A 2nd hand D700 + 50mm f/1.4 G for $2K = Poor man’s high-ISO rig.

    • Gav

      you don’t get it do you. There is no doubt in the world that the D800 is better in every sense.

      The moaning is just because people were looking forward to something along the lines of an upgraded D700. 99.9% of photos never get beyond the screen of a computer so it is just a little annoying to have so many MP bloating things.

      This camera is fantastic in almost every way but reality is the MP are not needed by that many people.

      The idea of having both of these sensors as a choice would be fantastic. But as you can see given the choice people are still moaning. Now they want something in between….you can’t bloody win :-(

  • Noir

    I’d opt for a D800h with the 16MP sensor from the D4…

  • alvix

    ok 36mp BUT with 3 sRAW choices: 36-24-12 thats perfect camera for me

    • Anonymous Maximus

      A batch RAW to sRAW software can be made, converting from card to hard disk. And the the smaller sRAW can be disguised as the original 36mp file, so that NX2, ACR & other converters may be able to recognize ;)

      • Anonymous Maximus

        But rather invest in a new HDD & SSD for a quick storage & performance boost.

        • alvix

          ..the batch converter would be e nice solution, but the new HDD SSD and the related new environment..a “piMya” :D ..was thinkin about a camera that can do almost all: low light when resized and hi res when original..

      • Zen

        I would say using pixel-binning to go from 36MP -> 18MP (Half-Height) or 18MP (Half-Width) or 9MP (2×2) directly in raw, this would improve burst mode speed and storage space in SD.

  • http://richardcromptonphotography.com RichM0nster

    What’s wrong with us having both? I’d love a D4 sensor in a smaller, lighter body. That’s why I bought my D700. I’ve also needed a few more pixels to push around for some of my clients, so I’ve hired in a D3x. The D800 at 36Mp is great by me, a D800s at 16Mp would also be great by me. Different tools for different jobs. You don’t use a screwdriver for knocking in nails!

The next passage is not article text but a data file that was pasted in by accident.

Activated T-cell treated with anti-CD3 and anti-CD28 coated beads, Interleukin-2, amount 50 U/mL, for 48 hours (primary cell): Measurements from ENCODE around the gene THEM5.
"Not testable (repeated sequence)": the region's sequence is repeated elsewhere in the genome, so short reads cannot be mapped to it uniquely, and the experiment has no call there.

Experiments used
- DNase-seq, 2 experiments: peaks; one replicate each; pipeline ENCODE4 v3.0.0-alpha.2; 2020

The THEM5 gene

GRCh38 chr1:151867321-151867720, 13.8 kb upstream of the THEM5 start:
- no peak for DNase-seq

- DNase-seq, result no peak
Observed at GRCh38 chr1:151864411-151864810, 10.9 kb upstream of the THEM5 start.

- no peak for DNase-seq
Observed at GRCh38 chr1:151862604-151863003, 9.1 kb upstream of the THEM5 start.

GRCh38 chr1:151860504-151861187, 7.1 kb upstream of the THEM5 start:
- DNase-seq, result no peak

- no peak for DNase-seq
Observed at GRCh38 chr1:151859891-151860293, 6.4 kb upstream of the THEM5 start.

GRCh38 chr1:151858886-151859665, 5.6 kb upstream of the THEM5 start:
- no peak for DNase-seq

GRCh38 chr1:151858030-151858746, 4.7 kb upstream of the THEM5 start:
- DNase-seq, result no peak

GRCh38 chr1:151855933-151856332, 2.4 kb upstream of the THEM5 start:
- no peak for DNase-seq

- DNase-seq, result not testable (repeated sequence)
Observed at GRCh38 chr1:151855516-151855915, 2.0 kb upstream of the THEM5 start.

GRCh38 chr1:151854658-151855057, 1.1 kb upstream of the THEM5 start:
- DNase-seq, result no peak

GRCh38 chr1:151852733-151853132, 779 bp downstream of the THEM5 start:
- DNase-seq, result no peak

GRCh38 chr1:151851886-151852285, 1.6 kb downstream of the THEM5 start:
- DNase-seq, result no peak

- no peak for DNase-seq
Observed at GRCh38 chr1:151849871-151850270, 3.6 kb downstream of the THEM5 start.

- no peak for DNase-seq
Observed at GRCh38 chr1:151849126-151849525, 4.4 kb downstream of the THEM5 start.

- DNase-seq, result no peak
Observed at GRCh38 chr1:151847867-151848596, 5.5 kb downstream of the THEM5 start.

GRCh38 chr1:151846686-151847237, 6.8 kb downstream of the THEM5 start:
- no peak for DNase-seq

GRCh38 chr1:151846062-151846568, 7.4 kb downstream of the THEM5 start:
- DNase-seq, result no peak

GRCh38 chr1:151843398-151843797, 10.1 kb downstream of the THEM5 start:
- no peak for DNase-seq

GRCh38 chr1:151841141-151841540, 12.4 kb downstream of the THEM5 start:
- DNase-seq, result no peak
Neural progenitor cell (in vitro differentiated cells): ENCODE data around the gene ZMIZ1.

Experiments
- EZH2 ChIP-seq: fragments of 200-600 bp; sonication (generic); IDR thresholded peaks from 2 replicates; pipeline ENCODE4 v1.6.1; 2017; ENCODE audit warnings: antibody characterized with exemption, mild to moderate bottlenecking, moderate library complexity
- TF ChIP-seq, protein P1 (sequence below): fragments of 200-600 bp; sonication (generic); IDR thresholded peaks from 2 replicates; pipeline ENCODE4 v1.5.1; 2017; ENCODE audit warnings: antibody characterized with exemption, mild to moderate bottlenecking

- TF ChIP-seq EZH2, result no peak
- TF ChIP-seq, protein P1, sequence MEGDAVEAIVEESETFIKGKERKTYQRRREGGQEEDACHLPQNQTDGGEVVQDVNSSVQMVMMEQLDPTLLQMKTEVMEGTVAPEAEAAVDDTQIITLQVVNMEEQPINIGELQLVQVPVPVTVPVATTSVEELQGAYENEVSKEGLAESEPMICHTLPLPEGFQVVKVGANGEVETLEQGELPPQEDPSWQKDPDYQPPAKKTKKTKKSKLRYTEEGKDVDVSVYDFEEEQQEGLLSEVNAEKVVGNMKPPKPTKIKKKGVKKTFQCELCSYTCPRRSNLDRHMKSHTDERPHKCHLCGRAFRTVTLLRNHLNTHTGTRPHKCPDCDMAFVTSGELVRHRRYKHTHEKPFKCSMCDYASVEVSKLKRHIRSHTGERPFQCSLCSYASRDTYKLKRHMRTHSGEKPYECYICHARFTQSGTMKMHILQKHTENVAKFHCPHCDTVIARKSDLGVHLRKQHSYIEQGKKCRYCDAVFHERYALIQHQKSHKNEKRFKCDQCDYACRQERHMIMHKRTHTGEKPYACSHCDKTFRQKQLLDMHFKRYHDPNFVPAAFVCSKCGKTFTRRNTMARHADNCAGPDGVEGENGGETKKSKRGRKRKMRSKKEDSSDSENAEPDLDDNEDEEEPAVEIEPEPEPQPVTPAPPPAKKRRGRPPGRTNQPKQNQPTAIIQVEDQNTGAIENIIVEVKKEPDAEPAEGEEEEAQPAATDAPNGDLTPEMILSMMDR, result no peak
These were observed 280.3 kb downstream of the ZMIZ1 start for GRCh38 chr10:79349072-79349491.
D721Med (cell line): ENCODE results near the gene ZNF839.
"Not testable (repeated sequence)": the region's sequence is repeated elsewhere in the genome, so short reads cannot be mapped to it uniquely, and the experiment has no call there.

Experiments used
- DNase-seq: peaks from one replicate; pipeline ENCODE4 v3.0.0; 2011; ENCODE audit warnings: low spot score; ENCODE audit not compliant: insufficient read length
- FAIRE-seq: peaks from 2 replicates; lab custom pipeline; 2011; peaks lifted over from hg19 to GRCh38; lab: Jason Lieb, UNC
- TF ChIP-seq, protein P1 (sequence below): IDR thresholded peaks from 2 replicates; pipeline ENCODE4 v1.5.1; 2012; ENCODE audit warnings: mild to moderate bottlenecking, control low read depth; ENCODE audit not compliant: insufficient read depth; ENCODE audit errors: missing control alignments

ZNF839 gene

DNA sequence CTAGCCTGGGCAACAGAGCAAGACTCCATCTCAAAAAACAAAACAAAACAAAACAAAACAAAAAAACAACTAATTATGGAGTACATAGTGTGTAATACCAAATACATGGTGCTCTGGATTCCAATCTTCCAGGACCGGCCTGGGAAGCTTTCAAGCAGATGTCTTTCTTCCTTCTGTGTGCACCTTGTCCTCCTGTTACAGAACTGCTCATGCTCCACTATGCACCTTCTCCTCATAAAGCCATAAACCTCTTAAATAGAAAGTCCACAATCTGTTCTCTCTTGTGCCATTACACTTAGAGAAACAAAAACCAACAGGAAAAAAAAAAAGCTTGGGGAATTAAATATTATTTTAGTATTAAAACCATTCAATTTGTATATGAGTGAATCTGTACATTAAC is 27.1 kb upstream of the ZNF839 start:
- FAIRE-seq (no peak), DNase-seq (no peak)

• Jordan

    So, Nikon decided to use D4′s sensor to next model of D800 body…that’s for sure…and just trying to be sure that this is right, something that already knows from the thousands of messages in several forums that people wanted better noise for video…D800s will be announced for sure…as a competitor of new 5DIII/X

  • Burgerman

    It does everything better than the d700 including noise at the same output size. If you dont get this, then imagine a multi mega gigapixel image at 100 percent. It would at 100 percent on a monitor look crap, be as big as a planet. But you dont use/print it that size… Only final output size is comparable, nothing else matters as thats simply an intermediate stage at different magnifications.

    And if you have a crap computer, dont understand the flexibility for horizon/lens/perspective corrections that 36mp allows, with less degradation, or dont realize that a small 30 inch print at 300dpi needs 9000 pixels wide (after cropping and correcting!) then simply shoot at 20 or 8 mp… Not sure but I suspect it will even do 5 frames per sec at lower resolution.